The various contributors to this series share a range of experiences with disability and academic precarity, highlighting the hyper-productivity demanded of late-capitalist workers (Spiel; Luminais; Mahipaul and Katzman) as well as the demand faculty experience for producing legible performances of self and identity (Simpkins and Swift). These experiences of disability are inflected by the authors’ racial, gender, and sexual identifications, and reflect commitments to understanding disability as linked to experiences of race, gender, sexuality, economic precarity, and more.

Katta Spiel speaks to the experiences of many disabled people in navigating the academic job market, including accidental disclosures by letter writers to the barriers of paternalism and internalized ableism while Misty Luminais explores the experiences of being a researcher who researches some of the very systems that have failed disabled and chronically ill individuals even as she works through her own changing health and ability. In navigating these changes, Luminais recognizes the need to hold grace for herself in the same way that the transgender and nonbinary community did for her. The piece by Neil Simpkins and Brenna Swift offers a trauma-informed approach to both graduate students and early career faculty experiencing mental disability within the academy that values collaboration and works to ensure basic accessibility across all areas. Finally, in a conversation between a disabled person and a non-disabled accomplice, Susan Mahipaul and Erika Katzman discuss how compassion, advocacy, and inter-ability connectedness can create meaningful and supportive relationships within academic settings.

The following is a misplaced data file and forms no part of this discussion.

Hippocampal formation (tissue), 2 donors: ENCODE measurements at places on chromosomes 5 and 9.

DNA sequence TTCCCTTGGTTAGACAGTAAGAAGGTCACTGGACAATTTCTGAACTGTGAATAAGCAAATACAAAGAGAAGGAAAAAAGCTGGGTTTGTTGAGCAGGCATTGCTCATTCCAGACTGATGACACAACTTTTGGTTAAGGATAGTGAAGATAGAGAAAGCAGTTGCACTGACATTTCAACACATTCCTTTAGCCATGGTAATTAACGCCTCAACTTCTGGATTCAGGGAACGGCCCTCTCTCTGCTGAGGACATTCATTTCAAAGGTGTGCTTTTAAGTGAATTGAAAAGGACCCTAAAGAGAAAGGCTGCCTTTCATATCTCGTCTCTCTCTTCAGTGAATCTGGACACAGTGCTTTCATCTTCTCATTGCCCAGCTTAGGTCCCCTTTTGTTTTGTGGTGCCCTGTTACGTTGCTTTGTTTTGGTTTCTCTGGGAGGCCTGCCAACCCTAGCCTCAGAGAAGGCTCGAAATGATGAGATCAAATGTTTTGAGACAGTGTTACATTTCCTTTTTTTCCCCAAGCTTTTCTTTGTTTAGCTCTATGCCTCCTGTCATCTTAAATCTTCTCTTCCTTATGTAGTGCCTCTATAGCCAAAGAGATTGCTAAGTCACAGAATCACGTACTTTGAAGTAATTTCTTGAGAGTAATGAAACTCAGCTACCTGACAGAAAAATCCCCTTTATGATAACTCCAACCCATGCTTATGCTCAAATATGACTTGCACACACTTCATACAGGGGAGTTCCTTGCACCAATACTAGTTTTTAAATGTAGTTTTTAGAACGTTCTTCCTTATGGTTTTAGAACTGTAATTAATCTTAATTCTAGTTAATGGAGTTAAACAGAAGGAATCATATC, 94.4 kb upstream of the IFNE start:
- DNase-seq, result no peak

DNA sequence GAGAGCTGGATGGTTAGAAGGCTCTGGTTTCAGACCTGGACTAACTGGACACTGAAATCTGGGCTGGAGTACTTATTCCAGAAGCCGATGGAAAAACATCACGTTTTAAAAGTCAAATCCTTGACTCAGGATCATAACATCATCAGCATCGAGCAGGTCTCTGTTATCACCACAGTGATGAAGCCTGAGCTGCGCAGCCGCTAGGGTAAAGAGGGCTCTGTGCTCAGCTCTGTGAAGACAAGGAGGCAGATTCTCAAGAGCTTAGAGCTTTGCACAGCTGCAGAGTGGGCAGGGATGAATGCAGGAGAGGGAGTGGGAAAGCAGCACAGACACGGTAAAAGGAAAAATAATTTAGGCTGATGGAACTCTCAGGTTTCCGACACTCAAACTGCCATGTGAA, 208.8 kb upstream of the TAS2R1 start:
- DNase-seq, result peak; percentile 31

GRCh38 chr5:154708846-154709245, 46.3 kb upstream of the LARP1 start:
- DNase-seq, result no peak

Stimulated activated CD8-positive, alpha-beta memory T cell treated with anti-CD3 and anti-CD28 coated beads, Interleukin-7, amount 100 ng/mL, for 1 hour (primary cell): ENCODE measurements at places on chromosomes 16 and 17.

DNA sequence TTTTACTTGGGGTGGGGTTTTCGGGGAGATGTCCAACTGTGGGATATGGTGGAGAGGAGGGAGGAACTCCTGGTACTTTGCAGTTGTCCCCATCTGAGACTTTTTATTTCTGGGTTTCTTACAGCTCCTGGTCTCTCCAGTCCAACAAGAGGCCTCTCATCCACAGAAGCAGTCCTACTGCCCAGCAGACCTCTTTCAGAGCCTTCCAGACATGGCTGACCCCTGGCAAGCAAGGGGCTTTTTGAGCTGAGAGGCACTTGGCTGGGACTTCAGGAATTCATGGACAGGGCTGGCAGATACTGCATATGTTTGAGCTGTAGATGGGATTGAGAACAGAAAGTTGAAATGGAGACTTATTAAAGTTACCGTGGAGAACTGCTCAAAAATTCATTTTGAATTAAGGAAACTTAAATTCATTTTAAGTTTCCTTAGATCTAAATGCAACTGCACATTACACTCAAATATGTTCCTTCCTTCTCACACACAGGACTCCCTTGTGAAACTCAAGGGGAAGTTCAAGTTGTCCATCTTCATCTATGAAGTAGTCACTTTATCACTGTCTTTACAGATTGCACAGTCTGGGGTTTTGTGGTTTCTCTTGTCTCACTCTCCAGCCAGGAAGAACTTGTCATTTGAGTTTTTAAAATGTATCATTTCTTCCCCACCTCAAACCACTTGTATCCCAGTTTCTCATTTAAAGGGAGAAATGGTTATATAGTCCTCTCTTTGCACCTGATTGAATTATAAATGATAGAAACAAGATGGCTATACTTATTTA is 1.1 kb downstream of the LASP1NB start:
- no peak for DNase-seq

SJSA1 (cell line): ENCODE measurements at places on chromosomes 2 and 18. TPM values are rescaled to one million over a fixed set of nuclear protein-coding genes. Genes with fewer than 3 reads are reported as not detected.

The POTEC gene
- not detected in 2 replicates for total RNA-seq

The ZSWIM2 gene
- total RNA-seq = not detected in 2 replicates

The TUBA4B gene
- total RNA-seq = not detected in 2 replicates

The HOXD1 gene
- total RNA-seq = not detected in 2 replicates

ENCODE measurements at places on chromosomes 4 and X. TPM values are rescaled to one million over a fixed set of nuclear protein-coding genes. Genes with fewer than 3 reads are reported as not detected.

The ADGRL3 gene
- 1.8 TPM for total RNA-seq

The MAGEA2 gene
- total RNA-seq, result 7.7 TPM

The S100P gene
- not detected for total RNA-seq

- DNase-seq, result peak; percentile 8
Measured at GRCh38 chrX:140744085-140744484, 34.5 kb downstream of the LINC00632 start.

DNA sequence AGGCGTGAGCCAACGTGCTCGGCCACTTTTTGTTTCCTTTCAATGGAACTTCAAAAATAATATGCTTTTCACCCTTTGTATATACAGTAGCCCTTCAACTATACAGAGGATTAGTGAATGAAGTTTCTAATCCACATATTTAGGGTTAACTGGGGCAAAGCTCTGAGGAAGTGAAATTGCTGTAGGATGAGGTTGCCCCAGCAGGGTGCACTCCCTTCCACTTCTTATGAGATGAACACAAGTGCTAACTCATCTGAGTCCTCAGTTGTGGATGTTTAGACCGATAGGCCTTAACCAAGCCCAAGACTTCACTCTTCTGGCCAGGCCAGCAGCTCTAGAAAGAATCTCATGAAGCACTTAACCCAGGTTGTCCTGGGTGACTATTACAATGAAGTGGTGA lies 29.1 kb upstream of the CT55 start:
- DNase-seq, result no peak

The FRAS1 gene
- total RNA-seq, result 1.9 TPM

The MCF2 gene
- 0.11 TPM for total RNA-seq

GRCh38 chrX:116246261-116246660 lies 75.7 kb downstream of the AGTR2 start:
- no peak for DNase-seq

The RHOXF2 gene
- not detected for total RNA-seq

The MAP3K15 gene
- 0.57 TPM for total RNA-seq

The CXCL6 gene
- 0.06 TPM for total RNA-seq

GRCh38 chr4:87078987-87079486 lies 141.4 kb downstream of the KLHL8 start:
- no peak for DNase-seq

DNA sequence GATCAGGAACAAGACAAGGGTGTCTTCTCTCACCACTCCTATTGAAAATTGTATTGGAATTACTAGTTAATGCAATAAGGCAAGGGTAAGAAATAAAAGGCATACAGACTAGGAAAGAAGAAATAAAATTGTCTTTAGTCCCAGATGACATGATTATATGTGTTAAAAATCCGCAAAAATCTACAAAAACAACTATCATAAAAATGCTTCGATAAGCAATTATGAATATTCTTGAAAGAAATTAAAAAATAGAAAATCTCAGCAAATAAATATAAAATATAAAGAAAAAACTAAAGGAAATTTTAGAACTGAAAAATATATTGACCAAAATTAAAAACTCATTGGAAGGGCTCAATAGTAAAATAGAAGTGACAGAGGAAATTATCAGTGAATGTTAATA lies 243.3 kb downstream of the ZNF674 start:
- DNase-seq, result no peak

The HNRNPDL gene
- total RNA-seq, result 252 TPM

Reading these essays together, we deeply appreciate the reminder that disability can be, and indeed is, a beautiful thing: it reminds us to hold grace for ourselves; to challenge white supremacist and patriarchal notions of neoliberal hyper-productivity; to lean towards collaboration and interdependence in the midst of institutions that pit individuals against one another. The frustrating lessons we learn from navigating ableist and racist systems may wear down our bodyminds, but these essays remind us of the strength we gain through a connection within and across communities, through allowing ourselves to love our bodyminds for what they can do, and through sharing our truths with others.

Shanna Katz Kattari, PhD, MEd, CSE, ACS is an assistant professor at the University of Michigan School of Social Work and in the Department of Women and Gender Studies (by courtesy). Dr. Kattari’s research focuses on understanding how power, privilege, and oppression systematically marginalize, exclude, and discriminate against people regarding their identities/expressions through negative attitudes, policies reinforcing oppression, oppressive actions, and isolation. Her work centers on disability and ableism, and transgender/nonbinary identities and transphobia, using an intersectional lens.

Stephanie L. Kerschbaum, PhD, is an associate professor of English at the University of Delaware and a 2019–2020 NCID scholar-in-residence. Her interests include disability studies, narrative and story-based research, Deaf studies/sign language studies, as well as projects related to faculty mentoring, supporting minority and underrepresented faculty, and issues around academic culture and institutional transformation. Dr. Kerschbaun’s work focuses on understanding how the ways people interact can help higher education institutions address issues of diversity and difference.




The Online Magazine of the National Center for Institutional Diversity